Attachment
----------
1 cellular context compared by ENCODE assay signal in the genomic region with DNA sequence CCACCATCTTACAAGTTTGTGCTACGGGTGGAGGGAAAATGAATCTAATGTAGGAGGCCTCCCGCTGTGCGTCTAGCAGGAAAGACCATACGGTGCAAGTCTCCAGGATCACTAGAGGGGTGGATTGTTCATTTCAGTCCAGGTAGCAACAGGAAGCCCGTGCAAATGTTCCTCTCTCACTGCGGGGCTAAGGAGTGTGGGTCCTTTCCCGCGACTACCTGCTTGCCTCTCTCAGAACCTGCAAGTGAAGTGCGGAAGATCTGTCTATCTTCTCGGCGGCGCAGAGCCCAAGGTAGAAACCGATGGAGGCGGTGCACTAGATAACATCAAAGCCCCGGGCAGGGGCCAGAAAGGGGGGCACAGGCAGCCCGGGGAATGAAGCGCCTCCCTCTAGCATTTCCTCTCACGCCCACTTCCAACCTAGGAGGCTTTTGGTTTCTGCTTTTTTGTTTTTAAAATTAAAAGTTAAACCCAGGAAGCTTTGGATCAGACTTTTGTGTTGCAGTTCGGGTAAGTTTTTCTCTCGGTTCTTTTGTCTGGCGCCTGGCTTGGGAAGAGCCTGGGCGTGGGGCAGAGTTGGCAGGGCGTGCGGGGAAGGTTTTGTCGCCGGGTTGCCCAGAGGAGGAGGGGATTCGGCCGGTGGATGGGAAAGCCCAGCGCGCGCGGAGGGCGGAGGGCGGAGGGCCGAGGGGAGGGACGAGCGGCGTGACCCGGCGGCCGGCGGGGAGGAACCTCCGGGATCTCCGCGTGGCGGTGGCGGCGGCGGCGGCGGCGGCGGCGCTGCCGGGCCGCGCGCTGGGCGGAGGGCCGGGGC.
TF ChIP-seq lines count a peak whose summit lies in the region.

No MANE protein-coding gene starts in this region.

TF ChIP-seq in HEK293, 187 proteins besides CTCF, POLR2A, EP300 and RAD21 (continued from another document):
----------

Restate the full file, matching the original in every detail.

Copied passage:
1 cellular context compared by ENCODE assay signal in the genomic region with DNA sequence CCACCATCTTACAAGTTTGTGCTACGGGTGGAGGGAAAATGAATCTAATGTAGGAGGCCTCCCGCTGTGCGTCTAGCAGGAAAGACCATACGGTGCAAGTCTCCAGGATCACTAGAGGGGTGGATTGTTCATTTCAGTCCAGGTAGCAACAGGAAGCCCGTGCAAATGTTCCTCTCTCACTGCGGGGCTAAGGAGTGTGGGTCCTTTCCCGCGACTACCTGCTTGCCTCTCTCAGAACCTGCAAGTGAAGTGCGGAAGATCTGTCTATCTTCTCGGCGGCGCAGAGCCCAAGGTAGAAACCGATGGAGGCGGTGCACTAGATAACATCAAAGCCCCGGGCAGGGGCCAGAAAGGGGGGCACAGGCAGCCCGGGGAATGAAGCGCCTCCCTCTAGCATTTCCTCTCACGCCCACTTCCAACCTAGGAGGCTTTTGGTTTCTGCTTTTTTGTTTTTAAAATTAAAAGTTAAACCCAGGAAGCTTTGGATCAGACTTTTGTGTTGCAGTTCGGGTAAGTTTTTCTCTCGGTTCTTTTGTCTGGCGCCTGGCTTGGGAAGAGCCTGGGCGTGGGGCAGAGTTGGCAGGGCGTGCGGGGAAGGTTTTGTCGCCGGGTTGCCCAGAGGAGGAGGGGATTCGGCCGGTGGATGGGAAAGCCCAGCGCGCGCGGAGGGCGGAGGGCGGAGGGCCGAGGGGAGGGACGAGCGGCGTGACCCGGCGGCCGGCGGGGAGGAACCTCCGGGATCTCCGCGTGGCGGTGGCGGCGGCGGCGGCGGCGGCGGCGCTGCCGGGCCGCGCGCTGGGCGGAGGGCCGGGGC.
TF ChIP-seq lines count a peak whose summit lies in the region.

No MANE protein-coding gene starts in this region.

TF ChIP-seq in HEK293, 187 proteins besides CTCF, POLR2A, EP300 and RAD21 (continued from another document):